My guess is that most of the savings and cuts introduced this year will have an ongoing effect on the numbers for future years. To invent a silly example, if the Council decides that the Mayor should travel by bus in future it might save £40,000 on the car lease and the chauffeur’s salary and the size of the black hole would reduce by a cumulative £200,000 over the next five years.
If Bexley Council has saved £100 million over the past eight or nine years (see Bexley Times report) it will likely be a dozen or so million which was reflected into each year. If they went back far enough and added all the savings together they could claim to be saving more than their total annual expenditure. I suspect Bexley Council plays whichever financial game makes them look best but I am relieved to discover that two Councillors don’t seem to have a straight answer to the question either.
Come on Bexley Council, the General Election was four weeks ago. Give the poor woman a well deserved rest!
Screenshot taken at 13:02 today.
Bexleyheath with a town centre tower block due to a combination of poor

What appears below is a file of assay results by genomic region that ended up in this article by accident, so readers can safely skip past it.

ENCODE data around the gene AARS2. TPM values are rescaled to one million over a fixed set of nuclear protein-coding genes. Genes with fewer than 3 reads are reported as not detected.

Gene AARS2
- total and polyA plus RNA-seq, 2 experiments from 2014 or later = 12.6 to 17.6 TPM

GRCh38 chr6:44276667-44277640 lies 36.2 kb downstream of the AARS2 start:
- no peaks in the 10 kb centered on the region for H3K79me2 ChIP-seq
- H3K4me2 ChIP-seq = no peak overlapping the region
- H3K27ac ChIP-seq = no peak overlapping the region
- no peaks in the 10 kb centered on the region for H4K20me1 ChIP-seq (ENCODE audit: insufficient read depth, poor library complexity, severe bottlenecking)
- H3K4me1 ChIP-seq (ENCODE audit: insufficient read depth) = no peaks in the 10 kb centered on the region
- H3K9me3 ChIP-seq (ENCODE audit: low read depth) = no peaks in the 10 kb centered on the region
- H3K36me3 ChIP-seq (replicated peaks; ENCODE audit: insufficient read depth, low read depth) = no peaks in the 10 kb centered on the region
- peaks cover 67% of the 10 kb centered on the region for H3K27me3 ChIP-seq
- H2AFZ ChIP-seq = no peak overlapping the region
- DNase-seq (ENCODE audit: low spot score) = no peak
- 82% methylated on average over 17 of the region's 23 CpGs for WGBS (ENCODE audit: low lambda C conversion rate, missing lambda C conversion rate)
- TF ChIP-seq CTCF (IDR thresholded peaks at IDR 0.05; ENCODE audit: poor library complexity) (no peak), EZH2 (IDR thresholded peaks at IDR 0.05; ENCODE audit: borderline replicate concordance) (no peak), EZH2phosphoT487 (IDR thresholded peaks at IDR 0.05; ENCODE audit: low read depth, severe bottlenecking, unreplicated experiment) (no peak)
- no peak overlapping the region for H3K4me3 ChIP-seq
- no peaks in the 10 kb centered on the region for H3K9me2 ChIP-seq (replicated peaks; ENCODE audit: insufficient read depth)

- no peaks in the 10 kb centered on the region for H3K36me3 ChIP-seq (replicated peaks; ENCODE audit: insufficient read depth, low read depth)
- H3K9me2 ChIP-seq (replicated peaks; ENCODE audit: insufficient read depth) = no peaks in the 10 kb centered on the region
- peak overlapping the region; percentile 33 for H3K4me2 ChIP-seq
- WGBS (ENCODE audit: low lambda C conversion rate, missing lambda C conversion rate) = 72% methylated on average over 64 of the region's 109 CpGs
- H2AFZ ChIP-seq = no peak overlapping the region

decision making and bad luck Bexley Council is embarking on another unpopular
venture. High density housing on Sidcup’s Old Farm Park.
I suspect that grinning like Cheshire Cats while plunging the first spade into a much loved park will be an image soon to be regretted.
Bexley Council set up a subsidiary company to do the dirty work of building on parks; BexleyCo was formed nearly three years ago and has so far failed with every single one of its endeavours and gone through a number of bosses already. Currently Graham Ward is at the helm, he was a Deputy Director in Bexley even before BiB came into existence and maybe not popular with some of his staff.
BexleyCo one is tempted to say has no skills in anything so building a housing estate on a park is well beyond its capabilities, for that it has brought in that well known national housebuilder, United Living. No, me neither but I should have.
United Living built that gold coloured monstrosity only half a mile from Old Farm Park. The Fold.
“Enhancing existing parkland.” WTF!!
Bellway Homes which is building 518 flats in Bexleyheath (known as The Eastside Quarter) issued a Press Release this week which was dutifully regurgitated by what remains of our local press yesterday. I read it and laughed out loud.
“London is easily accessible with Bexleyheath train station a short drive away, which takes you into the city in less than 40 minutes.”
How funny is that?